I have not printed with this material but we used IGUS bearings in a high volume product with great success after they gave us a demo of their products. We liked the clean nature since it didn't require lubrication. Their plastic is actually slippery like Delrin. Has 1/3 friction of ABS, not sure how it compares to PLA. I really like the simplicity of your design. I have a Tronxy x5st-400 on order. Once I get it and fix heatbed (since it prints like ABS), I will try this filament and your design.

Have you tried printing your plastic bearings with IGUS bearing plastics, designed for low friction to aluminum surfaces and high wear resistance? 50 times less wear than ABS. No lubrication needed.


I printed with PLA. At least so far, The PLA printed bearings move easily, and after several hundred hours of printing, show no signs of wear.

BTW, Igus compares to ABS, but not PLA, and not lubricated PLA.

Updated the summary to include a bit more about the bearing. I had covered this in the Google+ 3D printing community, but not here.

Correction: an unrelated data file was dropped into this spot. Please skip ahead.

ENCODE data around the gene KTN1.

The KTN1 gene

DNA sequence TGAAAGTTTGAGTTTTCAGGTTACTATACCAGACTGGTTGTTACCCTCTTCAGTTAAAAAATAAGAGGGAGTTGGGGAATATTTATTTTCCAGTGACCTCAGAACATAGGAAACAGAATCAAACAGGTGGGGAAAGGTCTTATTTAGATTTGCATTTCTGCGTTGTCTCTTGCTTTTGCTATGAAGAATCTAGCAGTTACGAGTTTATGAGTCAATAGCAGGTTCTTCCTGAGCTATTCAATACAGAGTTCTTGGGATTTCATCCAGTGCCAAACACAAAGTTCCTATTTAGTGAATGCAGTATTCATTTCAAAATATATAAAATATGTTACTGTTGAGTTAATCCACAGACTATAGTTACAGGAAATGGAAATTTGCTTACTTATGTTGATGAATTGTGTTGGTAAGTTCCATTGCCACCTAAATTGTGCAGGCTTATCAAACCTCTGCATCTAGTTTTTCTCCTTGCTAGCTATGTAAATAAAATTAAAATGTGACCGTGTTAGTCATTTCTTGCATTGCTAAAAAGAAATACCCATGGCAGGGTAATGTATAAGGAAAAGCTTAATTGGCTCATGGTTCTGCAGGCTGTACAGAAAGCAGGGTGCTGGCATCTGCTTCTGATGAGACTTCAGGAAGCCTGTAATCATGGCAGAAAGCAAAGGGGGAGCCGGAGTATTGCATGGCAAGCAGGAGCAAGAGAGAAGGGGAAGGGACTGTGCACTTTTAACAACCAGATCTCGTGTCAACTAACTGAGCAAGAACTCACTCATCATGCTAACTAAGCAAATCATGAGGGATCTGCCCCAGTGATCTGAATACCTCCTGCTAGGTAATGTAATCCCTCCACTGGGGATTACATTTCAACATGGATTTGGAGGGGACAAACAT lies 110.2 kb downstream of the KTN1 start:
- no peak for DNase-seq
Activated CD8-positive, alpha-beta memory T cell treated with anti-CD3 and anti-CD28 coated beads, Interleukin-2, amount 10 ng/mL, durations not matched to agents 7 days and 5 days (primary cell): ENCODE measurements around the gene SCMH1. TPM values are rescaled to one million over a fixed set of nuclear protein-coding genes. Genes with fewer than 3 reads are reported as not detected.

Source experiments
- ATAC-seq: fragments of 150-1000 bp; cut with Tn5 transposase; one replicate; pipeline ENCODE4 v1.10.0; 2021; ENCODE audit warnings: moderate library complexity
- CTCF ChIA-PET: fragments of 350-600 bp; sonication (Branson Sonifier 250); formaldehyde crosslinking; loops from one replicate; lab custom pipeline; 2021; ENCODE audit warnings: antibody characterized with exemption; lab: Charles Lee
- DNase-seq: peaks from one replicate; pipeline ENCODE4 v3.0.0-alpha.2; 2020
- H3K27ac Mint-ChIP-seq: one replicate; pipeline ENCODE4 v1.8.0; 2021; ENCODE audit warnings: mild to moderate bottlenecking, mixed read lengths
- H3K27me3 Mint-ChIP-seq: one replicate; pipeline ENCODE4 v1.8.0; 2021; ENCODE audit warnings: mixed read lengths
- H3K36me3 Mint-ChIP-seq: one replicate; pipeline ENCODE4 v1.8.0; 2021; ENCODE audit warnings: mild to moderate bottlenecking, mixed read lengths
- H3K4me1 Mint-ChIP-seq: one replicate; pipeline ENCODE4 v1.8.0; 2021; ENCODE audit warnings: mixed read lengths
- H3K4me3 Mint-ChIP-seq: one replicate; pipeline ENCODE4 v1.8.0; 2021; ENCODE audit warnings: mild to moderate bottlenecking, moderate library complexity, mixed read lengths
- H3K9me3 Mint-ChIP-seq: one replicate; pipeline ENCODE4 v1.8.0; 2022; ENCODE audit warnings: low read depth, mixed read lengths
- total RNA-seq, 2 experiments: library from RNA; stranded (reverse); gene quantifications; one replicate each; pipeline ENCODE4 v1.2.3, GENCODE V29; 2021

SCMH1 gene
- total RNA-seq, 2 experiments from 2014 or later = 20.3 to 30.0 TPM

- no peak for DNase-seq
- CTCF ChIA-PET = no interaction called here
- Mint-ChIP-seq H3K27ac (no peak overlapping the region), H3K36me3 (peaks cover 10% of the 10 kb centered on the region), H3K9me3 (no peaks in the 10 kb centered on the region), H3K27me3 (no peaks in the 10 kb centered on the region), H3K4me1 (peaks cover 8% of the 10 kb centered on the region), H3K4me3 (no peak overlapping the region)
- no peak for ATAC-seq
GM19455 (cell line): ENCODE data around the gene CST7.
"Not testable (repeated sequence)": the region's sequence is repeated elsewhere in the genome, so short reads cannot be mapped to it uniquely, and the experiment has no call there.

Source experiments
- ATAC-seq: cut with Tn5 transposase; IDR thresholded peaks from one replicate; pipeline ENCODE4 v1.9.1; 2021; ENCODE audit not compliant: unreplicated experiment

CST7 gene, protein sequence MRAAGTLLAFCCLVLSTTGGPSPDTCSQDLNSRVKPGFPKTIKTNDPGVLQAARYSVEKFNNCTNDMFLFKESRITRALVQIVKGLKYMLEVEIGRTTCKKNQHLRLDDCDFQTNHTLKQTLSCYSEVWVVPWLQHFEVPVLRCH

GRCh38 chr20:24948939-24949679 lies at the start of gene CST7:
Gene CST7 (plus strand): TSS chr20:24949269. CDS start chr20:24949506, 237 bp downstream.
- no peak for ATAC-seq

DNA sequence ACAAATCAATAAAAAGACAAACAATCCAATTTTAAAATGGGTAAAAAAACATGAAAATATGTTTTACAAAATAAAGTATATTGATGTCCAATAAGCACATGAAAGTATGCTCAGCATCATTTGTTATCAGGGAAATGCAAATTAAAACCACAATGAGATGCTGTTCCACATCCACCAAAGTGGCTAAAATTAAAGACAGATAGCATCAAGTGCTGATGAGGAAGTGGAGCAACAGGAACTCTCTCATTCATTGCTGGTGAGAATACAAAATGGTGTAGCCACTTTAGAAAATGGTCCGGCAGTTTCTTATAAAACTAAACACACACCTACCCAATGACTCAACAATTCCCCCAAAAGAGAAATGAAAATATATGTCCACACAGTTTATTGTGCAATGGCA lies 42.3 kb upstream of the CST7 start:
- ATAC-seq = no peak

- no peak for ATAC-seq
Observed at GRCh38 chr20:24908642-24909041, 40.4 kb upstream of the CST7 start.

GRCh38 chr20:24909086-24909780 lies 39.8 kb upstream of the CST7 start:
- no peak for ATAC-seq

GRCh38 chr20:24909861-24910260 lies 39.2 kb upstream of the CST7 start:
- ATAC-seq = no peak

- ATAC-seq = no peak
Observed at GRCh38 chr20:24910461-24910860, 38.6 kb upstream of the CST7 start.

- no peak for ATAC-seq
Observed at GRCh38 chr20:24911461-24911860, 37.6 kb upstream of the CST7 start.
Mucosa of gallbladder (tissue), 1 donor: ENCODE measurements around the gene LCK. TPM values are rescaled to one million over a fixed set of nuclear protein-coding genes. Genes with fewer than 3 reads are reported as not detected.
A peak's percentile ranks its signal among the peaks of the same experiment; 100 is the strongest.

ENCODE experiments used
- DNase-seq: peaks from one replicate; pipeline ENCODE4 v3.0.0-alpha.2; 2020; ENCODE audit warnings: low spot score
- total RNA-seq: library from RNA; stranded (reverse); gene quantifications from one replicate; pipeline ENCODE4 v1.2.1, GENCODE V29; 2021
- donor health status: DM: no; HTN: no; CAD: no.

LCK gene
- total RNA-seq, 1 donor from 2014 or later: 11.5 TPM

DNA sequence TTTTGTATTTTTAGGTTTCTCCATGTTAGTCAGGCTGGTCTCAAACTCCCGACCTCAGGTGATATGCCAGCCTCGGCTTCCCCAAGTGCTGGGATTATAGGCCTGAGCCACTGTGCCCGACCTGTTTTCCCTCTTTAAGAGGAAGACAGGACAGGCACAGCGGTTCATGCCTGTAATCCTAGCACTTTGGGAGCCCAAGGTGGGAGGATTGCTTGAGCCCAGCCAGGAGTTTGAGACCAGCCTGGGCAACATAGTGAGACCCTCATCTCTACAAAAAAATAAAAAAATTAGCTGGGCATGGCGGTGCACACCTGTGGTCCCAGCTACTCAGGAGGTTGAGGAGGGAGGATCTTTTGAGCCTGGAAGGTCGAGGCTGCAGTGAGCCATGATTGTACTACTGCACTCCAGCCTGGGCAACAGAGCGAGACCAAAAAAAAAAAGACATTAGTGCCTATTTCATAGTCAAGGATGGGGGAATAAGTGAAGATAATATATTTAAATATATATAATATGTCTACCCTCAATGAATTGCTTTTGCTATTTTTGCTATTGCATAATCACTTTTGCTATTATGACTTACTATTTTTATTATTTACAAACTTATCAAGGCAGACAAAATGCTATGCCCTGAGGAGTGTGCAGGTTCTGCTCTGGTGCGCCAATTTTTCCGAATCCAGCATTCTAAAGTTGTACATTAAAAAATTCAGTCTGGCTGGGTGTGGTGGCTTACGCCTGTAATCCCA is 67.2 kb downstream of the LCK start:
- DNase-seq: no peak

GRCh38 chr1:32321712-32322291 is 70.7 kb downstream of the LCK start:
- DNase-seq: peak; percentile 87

"BTW, Igus compares to ABS, but not PLA, and not lubricated PLA."

Could you expand on that a bit, please? Are you saying that ABS bearing blocks would be preferable to PLA as ABS is more like Igus? I have to take the belts off my printer to replace the Y carriage blocks one of these days. I might replace my PLA bearing blocks with ABS.

On their website, Igus compares their filament to ABS, but not PLA. They find ABS wears much more rapidly than Igus filament. (So we have no hint from Igus how well PLA works in similar use.)

From the folk who sand and paint their 3D prints, I hear that ABS is "softer" and easier to sand than PLA. The engineers among us concur, noting that PLA is a "harder" material than ABS. So seems likely that PLA as a bearing would be slower to wear than ABS.

In truth, I have not tried anything else as lubricated PLA just seems to work. :)

I bought a roll of Igus i180. I sent you a message. Please have a look. I want to print the bearing blocks, but would appreciate your input. Thanks.

On cable chain subject - I just removed it alltogether and used wire wrap that came with the printer to bundle wire and bowden tube together. One less thing to worry about. Plus it took about 100g from the extruder weight.

This looks very promising.